How to come out to your parents and siblings

When your Mom discovered a stash of gay porn under your bed, you told her that it is for a school project. When your Dad questioned you about that Grindr app you accidentally charged to his credit card, you explained that it’s an online yellow page for men. When your younger sibling saw you holding hands with another guy, you said you are working on a social experiment with a school buddy.

You are unhappy with and nervous about how you have handled these close brushes with the world outside your closet. You are aware that your parents and siblings are probably already suspecting that you are keeping something from them. As you consider the possibility of disclosing to your parents and siblings that you are lesbian, gay, bisexual, or transgender, here are a few tips that can help you survive coming out to your parents and loved ones:

1. Assess your own expectations of your coming out experience.

Not all coming out stories are the same. You can read about coming out stories online or talk to others who have come out to learn from a variety of experiences. Weigh your expectations against your relationship with your family and with how they react on LGBTI-related concerns. Remember that people respond differently to different sexual orientations and gender identities, and in many contexts, trans people face unique challenges in coming out. A more nuanced expectation is critical in identifying possible outcomes and can help you prepare for these outcomes.

2. Find the ideal venue to come out.

It can be a quiet and private place where you and your family can talk openly and intimately without being disturbed by others. Depending on your family’s reactions, your coming out could lead to an animated conversation about your sexuality or a very uncomfortable situation. Either way, where you come out should be a conducive space for your desired outcome for coming out.

3. Find a safe space.

Gauge whether coming out to your family would lead to physical harm. If this risk is implausible based on your assessment, then your home could be a safe space for your disclosure. If not or if you are unsure, then coming out remotely, via email or by writing a note to your family, is an option to take yourself away from situations that can lead to harm. Do not come out if it means putting your life at risk.

Tell us what you think.

Your feedback will help us empower other people in the region. All answers will be kept anonymous.

4. Timing is important.

Breaking this news during big events, such as family reunions, birthdays, weddings, or family vacations could turn out celebratory of disastrous.

5. Prepare what you want to say.

After gauging the risks and possible outcomes, go through the act itself. Consider how you can affirm that you are still the same person that they know, and why you want to share with them this aspect of your identity. Mentally preparing for your coming out is critical to help you relax as you go through one of the most challenging situations for many LGBTs.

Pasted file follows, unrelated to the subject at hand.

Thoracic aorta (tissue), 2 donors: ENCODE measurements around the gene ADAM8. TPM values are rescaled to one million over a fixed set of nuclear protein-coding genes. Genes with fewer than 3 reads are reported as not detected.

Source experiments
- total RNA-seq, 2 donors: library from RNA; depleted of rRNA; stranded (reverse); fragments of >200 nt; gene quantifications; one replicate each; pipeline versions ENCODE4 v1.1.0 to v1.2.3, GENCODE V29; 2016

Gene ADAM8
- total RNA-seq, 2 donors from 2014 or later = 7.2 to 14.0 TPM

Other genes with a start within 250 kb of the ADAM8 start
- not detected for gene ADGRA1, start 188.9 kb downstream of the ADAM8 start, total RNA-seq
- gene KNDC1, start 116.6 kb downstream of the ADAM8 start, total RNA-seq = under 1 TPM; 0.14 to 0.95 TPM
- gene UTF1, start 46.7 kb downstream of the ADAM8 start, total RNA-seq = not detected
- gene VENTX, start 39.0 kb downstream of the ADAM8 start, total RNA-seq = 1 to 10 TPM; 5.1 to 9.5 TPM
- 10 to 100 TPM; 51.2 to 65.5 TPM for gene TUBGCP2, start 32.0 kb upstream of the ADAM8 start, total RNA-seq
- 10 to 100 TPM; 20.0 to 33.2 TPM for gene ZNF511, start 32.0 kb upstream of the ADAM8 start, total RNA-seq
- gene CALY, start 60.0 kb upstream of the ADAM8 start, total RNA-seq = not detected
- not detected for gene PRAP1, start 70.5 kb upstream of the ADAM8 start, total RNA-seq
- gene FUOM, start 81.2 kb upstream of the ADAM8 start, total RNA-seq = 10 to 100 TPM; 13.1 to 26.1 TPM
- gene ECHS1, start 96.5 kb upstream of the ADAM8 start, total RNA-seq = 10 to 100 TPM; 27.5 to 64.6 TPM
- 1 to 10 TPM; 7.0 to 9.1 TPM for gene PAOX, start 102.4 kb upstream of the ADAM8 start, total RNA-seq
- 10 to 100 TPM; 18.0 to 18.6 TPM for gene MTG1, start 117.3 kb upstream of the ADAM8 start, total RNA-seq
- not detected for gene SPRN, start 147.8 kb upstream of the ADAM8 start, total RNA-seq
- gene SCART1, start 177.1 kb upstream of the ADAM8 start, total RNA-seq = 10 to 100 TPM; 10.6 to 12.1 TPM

6. Prepare them for your coming out.

Slowly introduce the topic to make it part of your conversations. It provides an opportunity to understand how they feel about it without exposing yourself yet. You can see a movie with LGBT themes with them, or watch TV shows of LGBT celebrities like Ellen.

7. Determine the possible risks.

Always consider the risks of physical harm and violence, and plan how that can be eliminated or mitigated. Think about where you can stay and where to find different types of support, from financial aid to psychosocial assistance, if the outcome is not positive. If the risks are too high, do not come out.

8. Find support for yourself prior to coming out.

Talk to your friends about your plans because  they can be a strong source of support. Keep them in the loop even after you’ve come out. There could be groups near you that can provide help and resources about coming out.

9. Be ready to educate, to guide, and to step back.

How your family will react depends on their level of awareness of LGBTIs, as well as their tolerance towards issues around sexual orientation and gender identity or expressions. Some might be open towards non-discrimination but feel uneasy about sexual intimacy. Others might be accepting towards your sexual orientation but would insist that you follow traditional gender roles. You will need to take an active role in guiding them to process the news, and this is unlikely to happen overnight. Provide them with resources that can help them understand SOGIE (Here’s how to explain SOGIE to newbies). At the same time, they will also need the space and their own time to process the news, so be ready to step back when necessary.

10. Connect them to other rainbow families and support groups. 

Learning that they are part of a bigger community can help them address their own prejudices or apprehensions about you being LGBTI. Remember that your disclosure can also expose them to unfair treatment and SOGIE-related abuses, and thus it is important for them to find support, too.

Coming out to your family is not a one-time event. There will be instances where you and your family will need to address coming out in a different context – in your school, or in the workplace – where the risks of disclosure need to be collectively addressed. But coming out to your family and finding support within your own home is a life-changing experience for many LGBTIs.